The Franz Kafka Videogame Review

The Point-&-Click genre is known for its liberal blending of Adventure themes and challenging puzzles. Often, those “puzzles” consist of figuring out where to use certain items, how to combine objects in your inventory, and deciphering dialog options or characters’ needs. The Franz Kafka Videogame sets itself apart by eschewing a lot of the usual Point-&-Click tropes in favor of a vast assortment of satisfying puzzles. Flagged on Steam as a Noir, 2D Puzzle Adventure title, perhaps Franz shouldn’t be labeled as a Point-&-Click at all, though it shares many similar themes with other successful titles in the genre.

Based on the musing of writer Franz Kafka, the historical figure, The Franz Kafka Videogame is an eccentric, chaotic peek into the life and mind of a psychologist circa 1920s. Our protagonist is referred to only as “K.,” whose quest for new employment takes him on a journey into the absurd and surprising. With pieces of intriguing — if dated — psychological theories, this title invites players to explore the complex mental workings of not only K. himself but also his patients and other characters he meets along the way. He is joined by his canine companion, a clever and composed fellow I lovingly nicknamed “Railroad” for the duration of my play-through. Imagine my joy when, just a few challenges into the game, I was met with a train and railroad-themed puzzle.

Without a doubt, this title excels in the puzzle department. I was shocked at the variety displayed within even the first hour of play time. Challenges involving words, railroad switches, alphabetical conversions to numerical amounts, and even an incredibly challenging slider puzzle were all included. Often, the interactions between K. and the rest of the cast in this game are downright bizarre; it certainly challenged the norm, and I enjoyed delving into this acid-trip-worthy world. Given the surrealism that is prevalent in The Franz Kafka Videogame, I found myself far less concerned about the underlying storyline and trying to get it to make sense. Instead, I eagerly awaited the next challenge, hungry for another deeply satisfying puzzle.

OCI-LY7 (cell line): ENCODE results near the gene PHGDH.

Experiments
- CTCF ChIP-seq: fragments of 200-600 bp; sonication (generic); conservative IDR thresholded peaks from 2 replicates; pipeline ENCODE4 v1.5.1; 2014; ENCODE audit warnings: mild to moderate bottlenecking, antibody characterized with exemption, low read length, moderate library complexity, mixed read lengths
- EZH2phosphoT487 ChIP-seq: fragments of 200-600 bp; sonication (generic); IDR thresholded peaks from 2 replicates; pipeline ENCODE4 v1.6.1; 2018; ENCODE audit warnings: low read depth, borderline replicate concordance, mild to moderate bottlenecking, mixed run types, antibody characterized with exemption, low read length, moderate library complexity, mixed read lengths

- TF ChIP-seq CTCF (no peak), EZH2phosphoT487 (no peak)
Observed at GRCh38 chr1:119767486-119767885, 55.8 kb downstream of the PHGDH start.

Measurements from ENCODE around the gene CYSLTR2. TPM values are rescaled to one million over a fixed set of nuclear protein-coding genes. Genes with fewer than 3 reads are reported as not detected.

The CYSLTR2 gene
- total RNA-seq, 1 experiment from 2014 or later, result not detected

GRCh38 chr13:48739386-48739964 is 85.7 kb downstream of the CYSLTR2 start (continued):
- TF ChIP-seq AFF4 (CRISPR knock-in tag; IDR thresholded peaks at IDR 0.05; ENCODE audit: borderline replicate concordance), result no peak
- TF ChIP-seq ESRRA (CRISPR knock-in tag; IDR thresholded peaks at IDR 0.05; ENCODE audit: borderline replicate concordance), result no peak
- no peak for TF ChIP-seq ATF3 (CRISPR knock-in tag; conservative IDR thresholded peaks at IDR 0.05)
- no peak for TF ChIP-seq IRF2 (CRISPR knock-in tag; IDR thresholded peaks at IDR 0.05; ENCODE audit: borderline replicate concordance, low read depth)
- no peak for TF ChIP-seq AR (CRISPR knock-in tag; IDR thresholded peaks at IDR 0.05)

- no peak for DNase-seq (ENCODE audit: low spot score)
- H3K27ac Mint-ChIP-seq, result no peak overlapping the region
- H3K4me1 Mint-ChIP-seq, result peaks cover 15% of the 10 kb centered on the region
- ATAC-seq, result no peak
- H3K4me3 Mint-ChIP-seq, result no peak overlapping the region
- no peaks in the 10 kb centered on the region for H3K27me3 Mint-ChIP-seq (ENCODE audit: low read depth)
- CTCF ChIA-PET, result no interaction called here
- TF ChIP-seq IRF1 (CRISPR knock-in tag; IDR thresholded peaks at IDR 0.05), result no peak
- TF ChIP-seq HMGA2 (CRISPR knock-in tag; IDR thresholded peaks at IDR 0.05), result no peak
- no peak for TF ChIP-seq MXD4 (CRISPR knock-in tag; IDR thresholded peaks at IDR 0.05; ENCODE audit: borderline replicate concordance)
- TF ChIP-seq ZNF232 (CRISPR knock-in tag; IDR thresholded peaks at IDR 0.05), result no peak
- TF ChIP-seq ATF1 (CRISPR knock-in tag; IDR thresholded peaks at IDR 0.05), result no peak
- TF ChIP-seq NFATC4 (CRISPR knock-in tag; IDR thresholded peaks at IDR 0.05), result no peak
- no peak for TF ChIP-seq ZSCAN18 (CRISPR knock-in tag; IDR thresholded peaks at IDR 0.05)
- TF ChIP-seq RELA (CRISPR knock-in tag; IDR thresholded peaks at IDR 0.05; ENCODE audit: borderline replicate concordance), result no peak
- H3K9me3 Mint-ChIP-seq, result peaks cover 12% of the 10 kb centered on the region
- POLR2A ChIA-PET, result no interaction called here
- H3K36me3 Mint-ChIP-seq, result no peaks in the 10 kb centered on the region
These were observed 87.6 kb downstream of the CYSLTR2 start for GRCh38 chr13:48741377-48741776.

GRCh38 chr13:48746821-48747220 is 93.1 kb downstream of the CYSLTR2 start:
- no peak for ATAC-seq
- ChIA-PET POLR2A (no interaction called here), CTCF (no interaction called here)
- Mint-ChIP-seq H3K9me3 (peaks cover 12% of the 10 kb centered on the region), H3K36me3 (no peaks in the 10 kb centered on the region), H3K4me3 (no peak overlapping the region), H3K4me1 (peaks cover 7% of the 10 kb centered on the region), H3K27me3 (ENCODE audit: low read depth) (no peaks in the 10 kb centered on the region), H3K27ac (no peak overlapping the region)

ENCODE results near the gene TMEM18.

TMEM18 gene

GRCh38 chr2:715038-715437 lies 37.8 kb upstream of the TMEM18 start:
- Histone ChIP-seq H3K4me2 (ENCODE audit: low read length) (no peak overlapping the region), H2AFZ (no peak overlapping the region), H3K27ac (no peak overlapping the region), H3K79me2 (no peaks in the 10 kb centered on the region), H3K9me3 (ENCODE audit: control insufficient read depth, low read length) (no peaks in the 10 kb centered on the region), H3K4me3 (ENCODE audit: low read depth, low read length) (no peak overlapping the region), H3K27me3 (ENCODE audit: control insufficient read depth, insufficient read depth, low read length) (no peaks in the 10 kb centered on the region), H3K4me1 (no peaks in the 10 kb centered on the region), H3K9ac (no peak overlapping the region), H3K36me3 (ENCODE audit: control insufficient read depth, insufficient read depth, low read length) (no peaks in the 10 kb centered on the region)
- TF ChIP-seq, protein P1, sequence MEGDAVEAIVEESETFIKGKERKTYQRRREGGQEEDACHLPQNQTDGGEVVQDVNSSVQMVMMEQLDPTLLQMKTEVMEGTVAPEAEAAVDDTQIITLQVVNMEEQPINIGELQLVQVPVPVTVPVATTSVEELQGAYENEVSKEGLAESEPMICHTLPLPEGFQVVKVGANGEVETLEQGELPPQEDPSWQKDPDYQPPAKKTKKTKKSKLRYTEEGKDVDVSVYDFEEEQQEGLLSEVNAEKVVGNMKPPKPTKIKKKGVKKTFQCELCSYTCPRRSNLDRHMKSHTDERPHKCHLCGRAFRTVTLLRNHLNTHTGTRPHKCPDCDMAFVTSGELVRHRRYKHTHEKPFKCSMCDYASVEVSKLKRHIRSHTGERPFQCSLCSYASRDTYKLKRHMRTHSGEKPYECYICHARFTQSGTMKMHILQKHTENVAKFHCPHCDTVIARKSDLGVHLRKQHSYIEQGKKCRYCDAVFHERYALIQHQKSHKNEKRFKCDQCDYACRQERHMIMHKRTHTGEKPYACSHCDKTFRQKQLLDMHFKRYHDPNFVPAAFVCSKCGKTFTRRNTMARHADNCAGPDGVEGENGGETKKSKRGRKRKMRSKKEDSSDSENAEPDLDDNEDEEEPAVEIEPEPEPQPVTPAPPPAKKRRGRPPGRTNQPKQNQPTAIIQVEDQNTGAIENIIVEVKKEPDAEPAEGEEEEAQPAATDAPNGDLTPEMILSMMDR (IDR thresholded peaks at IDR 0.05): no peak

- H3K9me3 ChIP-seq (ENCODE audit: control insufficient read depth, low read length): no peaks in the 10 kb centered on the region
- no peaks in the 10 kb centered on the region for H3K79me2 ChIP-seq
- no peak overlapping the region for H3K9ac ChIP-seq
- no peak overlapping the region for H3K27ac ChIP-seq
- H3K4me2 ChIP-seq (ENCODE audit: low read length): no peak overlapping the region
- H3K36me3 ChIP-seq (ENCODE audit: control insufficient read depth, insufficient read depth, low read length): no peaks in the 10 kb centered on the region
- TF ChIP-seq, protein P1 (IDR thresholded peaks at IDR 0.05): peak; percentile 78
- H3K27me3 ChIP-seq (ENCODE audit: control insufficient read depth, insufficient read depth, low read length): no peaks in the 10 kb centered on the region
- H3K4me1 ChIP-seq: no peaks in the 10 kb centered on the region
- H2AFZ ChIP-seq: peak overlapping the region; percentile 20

The art style and soundtrack are both keenly suited to the general ambiance of the world. I would have enjoyed a separate slider bar for the musical score and sound effects in general, but ultimately it was a minor annoyance. The music feels appropriate for the 1920s, bizarre dreamscapes, and surrealism in general; the cartoon graphics, both for the landscape and the characters themselves, was equally satisfying. It’s a cute combination without seeming too comical; given the 2D, somewhat side-scrolling dynamic it’s no surprise that the graphics aren’t demanding, nor full of special effects.

The Franz Kafka Videogame manages to blend an Adventure genre decent storyline with rich, elaborate puzzles. These challenges offer a degree of variety that is rarely captured in even the most ambitious of Point-&-Click titles. K. comes across as an intriguing if an unusual type of personality, which seems to do justice to his historical legacy. The writings and ideas that Franz Kafka left behind make for perfect surrealism fodder and the Devs at Denis Galanin (mif2000) did a fantastic job of weaving the sometimes madman-worthy musing into a riveting story. The graphics and soundtrack blend to create a compelling, original atmosphere, and I didn’t encounter any bugs or glitches during my gameplay.

Ultimately, if you’re looking for a challenging Puzzle game with some story as well, look no further than this title. Although it shies away from some of the standard Point-&-Click mechanics and themes, The Franz Kafka Videogame more than makes up for that subdued quality with high-quality challenges. And while the replay value is minimal, since a second or third run through the game can’t recapture the novelty and excitement of the first puzzle resolutions, Franz is certainly a can’t-miss sort of title for fans of mind benders, psychology theories, and abstract thinking.

REVIEW CODE: A complimentary PC code was provided to Bonus Stage for this review. Please send all review code enquiries to editor@bonusstage.co.uk.

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